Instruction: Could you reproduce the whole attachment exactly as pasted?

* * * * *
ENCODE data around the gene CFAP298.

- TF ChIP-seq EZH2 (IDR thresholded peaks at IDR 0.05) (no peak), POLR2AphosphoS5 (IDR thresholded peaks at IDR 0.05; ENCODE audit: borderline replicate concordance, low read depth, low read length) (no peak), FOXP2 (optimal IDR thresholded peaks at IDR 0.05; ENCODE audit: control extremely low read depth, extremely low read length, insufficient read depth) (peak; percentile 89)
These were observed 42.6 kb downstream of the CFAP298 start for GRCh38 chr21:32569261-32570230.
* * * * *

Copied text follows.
ENCODE data around the gene CFAP298.

- TF ChIP-seq EZH2 (IDR thresholded peaks at IDR 0.05) (no peak), POLR2AphosphoS5 (IDR thresholded peaks at IDR 0.05; ENCODE audit: borderline replicate concordance, low read depth, low read length) (no peak), FOXP2 (optimal IDR thresholded peaks at IDR 0.05; ENCODE audit: control extremely low read depth, extremely low read length, insufficient read depth) (peak; percentile 89)
These were observed 42.6 kb downstream of the CFAP298 start for GRCh38 chr21:32569261-32570230.